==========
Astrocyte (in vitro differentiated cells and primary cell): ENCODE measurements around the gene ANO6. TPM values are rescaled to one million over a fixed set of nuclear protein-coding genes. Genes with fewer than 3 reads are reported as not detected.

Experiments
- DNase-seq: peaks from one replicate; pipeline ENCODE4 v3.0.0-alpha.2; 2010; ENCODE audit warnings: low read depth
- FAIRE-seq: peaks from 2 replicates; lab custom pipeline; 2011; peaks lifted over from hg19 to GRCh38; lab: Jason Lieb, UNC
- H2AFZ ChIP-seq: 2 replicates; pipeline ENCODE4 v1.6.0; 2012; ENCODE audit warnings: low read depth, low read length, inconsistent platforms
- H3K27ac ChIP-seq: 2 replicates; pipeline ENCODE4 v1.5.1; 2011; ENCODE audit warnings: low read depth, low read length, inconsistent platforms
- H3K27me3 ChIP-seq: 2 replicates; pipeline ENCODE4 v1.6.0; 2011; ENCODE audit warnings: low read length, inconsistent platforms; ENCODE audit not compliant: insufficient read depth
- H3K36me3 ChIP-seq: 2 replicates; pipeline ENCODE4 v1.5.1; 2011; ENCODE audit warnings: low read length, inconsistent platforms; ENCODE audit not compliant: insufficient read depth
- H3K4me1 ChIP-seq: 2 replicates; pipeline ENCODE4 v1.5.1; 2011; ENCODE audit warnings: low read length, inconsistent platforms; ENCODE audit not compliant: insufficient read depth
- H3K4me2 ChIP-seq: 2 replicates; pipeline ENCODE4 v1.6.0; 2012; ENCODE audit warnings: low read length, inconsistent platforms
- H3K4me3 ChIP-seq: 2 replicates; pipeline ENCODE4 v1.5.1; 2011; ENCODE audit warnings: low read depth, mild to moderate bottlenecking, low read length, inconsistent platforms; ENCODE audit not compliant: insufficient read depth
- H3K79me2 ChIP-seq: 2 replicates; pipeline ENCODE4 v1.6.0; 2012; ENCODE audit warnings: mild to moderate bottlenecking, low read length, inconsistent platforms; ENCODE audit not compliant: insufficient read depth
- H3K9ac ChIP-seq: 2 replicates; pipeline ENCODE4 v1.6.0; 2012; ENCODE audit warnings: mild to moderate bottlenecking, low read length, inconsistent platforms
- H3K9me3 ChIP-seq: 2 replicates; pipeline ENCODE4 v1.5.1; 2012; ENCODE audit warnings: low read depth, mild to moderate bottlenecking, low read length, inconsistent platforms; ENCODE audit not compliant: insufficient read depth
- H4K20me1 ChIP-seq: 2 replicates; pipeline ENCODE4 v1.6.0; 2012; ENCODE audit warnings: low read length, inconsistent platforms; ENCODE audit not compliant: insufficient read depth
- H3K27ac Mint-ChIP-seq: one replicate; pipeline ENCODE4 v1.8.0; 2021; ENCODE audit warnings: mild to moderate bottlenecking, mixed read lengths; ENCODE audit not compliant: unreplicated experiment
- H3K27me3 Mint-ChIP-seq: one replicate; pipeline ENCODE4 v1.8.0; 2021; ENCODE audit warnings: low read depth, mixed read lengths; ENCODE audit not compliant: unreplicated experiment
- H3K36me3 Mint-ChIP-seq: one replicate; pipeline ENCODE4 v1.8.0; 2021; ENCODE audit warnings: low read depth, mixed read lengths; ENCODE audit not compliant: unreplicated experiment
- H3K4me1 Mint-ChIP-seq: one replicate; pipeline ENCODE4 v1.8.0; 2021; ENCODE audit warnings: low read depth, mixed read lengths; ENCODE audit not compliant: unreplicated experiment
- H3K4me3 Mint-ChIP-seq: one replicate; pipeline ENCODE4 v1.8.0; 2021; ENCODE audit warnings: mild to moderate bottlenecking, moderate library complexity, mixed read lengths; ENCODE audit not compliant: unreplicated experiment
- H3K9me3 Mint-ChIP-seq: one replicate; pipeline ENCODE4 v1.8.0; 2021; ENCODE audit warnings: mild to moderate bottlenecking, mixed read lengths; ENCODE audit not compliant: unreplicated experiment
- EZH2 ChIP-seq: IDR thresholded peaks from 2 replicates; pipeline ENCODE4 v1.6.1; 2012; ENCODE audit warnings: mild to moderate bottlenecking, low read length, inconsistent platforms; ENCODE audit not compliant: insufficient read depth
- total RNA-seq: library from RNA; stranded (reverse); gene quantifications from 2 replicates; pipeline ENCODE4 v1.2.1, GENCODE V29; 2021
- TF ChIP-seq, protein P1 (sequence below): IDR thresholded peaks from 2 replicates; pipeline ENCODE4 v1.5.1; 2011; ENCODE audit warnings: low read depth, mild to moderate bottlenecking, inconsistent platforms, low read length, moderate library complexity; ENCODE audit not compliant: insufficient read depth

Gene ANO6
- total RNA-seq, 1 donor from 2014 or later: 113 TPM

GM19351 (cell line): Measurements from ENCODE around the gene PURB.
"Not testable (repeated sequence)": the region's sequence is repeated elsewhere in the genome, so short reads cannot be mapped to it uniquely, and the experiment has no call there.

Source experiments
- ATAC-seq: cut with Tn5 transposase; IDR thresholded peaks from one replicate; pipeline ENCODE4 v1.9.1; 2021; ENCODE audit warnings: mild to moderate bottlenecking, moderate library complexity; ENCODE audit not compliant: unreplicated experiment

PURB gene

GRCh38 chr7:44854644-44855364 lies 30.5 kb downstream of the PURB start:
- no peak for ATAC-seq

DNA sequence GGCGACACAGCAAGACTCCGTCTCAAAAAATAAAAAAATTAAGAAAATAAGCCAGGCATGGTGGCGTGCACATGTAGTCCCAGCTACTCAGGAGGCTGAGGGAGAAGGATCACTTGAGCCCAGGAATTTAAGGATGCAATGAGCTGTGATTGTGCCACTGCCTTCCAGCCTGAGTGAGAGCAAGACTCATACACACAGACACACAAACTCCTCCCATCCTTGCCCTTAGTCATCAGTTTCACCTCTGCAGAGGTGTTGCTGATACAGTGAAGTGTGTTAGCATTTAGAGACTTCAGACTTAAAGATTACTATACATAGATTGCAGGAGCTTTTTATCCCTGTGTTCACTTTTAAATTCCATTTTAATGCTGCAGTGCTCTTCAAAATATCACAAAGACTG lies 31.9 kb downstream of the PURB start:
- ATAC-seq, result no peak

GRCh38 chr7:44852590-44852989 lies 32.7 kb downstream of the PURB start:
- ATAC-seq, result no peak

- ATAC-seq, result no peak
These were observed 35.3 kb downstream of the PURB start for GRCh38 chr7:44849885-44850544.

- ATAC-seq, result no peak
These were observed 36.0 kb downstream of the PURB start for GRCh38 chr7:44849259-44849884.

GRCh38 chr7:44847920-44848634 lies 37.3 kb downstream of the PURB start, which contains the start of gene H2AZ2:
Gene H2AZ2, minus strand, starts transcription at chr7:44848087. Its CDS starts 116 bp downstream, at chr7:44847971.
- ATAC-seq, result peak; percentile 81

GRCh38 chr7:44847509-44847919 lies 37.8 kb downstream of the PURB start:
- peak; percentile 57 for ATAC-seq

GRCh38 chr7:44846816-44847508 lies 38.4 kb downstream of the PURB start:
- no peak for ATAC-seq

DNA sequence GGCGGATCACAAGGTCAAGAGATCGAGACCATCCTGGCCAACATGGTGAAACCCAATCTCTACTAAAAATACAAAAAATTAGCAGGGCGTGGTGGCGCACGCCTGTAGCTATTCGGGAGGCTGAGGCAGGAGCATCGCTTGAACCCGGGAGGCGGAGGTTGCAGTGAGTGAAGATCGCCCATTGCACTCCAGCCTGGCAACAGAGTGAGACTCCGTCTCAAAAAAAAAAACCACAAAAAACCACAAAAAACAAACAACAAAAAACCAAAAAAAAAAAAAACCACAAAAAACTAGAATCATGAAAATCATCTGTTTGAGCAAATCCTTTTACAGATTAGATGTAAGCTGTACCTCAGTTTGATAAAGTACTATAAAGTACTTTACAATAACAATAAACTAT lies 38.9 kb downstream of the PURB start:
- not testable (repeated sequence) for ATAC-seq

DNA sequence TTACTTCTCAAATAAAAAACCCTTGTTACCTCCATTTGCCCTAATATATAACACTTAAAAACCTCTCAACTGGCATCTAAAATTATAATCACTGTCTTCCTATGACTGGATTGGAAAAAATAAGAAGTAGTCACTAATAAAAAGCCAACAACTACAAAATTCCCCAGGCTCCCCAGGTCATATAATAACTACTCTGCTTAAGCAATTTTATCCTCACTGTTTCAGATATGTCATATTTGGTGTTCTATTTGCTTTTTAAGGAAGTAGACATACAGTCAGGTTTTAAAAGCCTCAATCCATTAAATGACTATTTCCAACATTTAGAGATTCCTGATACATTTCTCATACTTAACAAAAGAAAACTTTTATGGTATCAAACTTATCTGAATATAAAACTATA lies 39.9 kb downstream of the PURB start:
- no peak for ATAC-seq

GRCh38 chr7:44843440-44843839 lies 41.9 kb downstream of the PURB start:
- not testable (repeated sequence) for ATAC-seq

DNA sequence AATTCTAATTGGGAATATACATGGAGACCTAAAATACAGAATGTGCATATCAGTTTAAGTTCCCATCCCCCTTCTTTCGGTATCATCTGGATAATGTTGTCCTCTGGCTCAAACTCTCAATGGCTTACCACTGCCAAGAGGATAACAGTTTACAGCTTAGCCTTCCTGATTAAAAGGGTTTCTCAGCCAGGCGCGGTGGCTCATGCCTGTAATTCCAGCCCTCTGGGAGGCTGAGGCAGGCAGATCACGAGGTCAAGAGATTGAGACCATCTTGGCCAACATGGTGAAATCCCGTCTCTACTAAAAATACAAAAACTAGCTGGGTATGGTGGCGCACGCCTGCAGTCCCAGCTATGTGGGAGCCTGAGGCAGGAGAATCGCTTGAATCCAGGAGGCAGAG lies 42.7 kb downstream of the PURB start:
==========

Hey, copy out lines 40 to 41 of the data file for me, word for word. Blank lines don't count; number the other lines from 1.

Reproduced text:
- ATAC-seq, result no peak
These were observed 36.0 kb downstream of the PURB start for GRCh38 chr7:44849259-44849884.